“These overalls were a gift from your mother 16 years ago. These overalls have been there as I’ve earned money to support us, been there when mates told me their troubles over a beer, and now, they’re here while I teach you to repair a wardrobe,” Thomas dragged on his cigarette and looked at his wife’s empty chair in the corner of the room. Next to it, hung the oil painting of their home his wife had painted after their wedding. That’s where she liked to sew: it was quiet, private and peaceful. “Every time I tore the fabric somewhere, she would sit in that chair before bed with a cup of tea and patch them back up.” Michael looked over at the chair and pictured his mum sitting in it. “These overalls were also present at your birth.”
“Really?” Michael was sincerely surprised. He was discovering history that was always in plain sight.
“See this here?” Thomas pointed to a small brown mark on his left pant leg. “This is your birth day. Your uncle and I were having a couple of cigars to celebrate, and I dropped the bloody thing on my leg. Your uncle thought it was a good omen, so he stuck his cigar in the same spot for good measure,” Thomas chuckled. “Here’s to the pain of fatherhood, he said.”
Michael leant back against the wall, put his hands in his denim pockets and looked at his father’s overalls. For the first time, he didn’t just see a pair of old, navy blue, tacky pair of overalls. He noticed history in the faded colour and industrial stains accumulated over years of use. But the reinforced knees and stitched repairs are what stood out like neon lights. His mother had sewn those. Short and long ones, straight and jagged ones, patches, it was all there; his mother was infused with the fabric.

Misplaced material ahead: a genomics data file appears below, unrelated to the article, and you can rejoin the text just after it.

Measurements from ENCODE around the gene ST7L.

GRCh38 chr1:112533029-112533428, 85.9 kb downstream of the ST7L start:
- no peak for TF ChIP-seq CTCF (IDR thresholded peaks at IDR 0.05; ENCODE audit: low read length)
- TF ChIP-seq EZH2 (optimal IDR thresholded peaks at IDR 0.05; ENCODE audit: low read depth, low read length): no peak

“These were also…at your mother’s passing,” Thomas rubbed some imaginary fluff off his thigh and then through his greying hair.
Six months was all it took from the diagnosis to her passing; a week before his birthday. That was just over a year ago. Michael remembers the pain of his mother’s demise as cancer sucked the life out of her. The finer details of anything else throughout that time, including his father, were not vivid in his memory. During her decline and even up to the funeral, Michael was in unconscious denial. He didn’t really believe she would die. That happened on TV and to other people, not to his mum.
“Your mother—my wife—is with me throughout the day in these overalls,” Thomas looked up at Michael. “You understand son?”
Michael nodded. The loss of his mother was still a surreal experience numbed by jokes, fights, beer and pot. Michael had focused so much on escaping the pain that he overlooked his tough old man. His father was hurting and he could see that now.
“I don’t have anything like that,” Michael lamented. “Clothes are, you know, to look good.”
“I know, I thought the same at your age. But your mother…she made the small stuff special.”
“I’m sorry dad. I didn’t know about…” Michael could feel the pressure building in his eyes and chest as if any moment the stitching on his father’s overalls would ironically tear him open. His father noticed.
“Nothing to be sorry about. Maybe one day, you’ll have your own overalls.”
Thomas stood up and picked a small bolt and nut from his toolbox. He then slid the bolt through his uppermost buttonhole and fastened it with the nut from the other side of the fabric.
“What’s that for?”
“This is for today,” Thomas said with a proud nod. “You and me, son, with your mother.” Michael could see his father was holding back emotion just as he was, but being a military man, meant getting on with it.